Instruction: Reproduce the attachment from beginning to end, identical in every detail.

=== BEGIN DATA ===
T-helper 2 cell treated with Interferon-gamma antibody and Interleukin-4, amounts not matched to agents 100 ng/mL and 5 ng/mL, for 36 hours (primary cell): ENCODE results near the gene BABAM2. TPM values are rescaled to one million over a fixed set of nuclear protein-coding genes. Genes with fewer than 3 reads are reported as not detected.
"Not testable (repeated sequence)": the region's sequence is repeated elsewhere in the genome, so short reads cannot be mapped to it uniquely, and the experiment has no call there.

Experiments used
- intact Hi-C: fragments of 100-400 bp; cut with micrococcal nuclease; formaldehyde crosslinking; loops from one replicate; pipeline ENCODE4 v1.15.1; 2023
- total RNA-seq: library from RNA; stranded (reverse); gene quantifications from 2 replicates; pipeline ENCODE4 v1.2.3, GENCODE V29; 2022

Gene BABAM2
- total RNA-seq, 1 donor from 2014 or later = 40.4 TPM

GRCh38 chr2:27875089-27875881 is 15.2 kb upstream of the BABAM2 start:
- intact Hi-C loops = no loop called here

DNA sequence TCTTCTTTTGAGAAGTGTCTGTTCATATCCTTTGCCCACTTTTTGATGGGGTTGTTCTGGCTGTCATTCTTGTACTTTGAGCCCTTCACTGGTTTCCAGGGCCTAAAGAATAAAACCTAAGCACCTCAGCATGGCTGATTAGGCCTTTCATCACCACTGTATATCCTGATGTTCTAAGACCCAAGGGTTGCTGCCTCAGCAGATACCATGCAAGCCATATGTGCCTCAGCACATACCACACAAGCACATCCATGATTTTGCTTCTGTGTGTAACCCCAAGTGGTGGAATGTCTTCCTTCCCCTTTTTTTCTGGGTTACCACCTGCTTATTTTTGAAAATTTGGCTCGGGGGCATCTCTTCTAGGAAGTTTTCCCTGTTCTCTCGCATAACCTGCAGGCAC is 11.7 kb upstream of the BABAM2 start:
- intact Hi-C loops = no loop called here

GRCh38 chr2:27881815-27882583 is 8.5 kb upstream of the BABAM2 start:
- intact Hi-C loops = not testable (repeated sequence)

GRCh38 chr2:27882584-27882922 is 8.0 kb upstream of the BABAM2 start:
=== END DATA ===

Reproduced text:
T-helper 2 cell treated with Interferon-gamma antibody and Interleukin-4, amounts not matched to agents 100 ng/mL and 5 ng/mL, for 36 hours (primary cell): ENCODE results near the gene BABAM2. TPM values are rescaled to one million over a fixed set of nuclear protein-coding genes. Genes with fewer than 3 reads are reported as not detected.
"Not testable (repeated sequence)": the region's sequence is repeated elsewhere in the genome, so short reads cannot be mapped to it uniquely, and the experiment has no call there.

Experiments used
- intact Hi-C: fragments of 100-400 bp; cut with micrococcal nuclease; formaldehyde crosslinking; loops from one replicate; pipeline ENCODE4 v1.15.1; 2023
- total RNA-seq: library from RNA; stranded (reverse); gene quantifications from 2 replicates; pipeline ENCODE4 v1.2.3, GENCODE V29; 2022

Gene BABAM2
- total RNA-seq, 1 donor from 2014 or later = 40.4 TPM

GRCh38 chr2:27875089-27875881 is 15.2 kb upstream of the BABAM2 start:
- intact Hi-C loops = no loop called here

DNA sequence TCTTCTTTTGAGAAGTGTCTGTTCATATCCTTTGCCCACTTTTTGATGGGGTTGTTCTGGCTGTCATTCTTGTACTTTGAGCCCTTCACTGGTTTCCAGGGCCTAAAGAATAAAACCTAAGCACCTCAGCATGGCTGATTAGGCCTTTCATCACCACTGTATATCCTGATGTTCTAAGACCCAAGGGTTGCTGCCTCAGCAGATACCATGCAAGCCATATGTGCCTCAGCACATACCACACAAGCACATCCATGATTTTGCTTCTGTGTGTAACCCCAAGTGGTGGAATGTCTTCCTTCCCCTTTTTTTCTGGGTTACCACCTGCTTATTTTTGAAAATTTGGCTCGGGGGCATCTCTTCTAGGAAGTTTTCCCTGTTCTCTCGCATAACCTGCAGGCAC is 11.7 kb upstream of the BABAM2 start:
- intact Hi-C loops = no loop called here

GRCh38 chr2:27881815-27882583 is 8.5 kb upstream of the BABAM2 start:
- intact Hi-C loops = not testable (repeated sequence)

GRCh38 chr2:27882584-27882922 is 8.0 kb upstream of the BABAM2 start: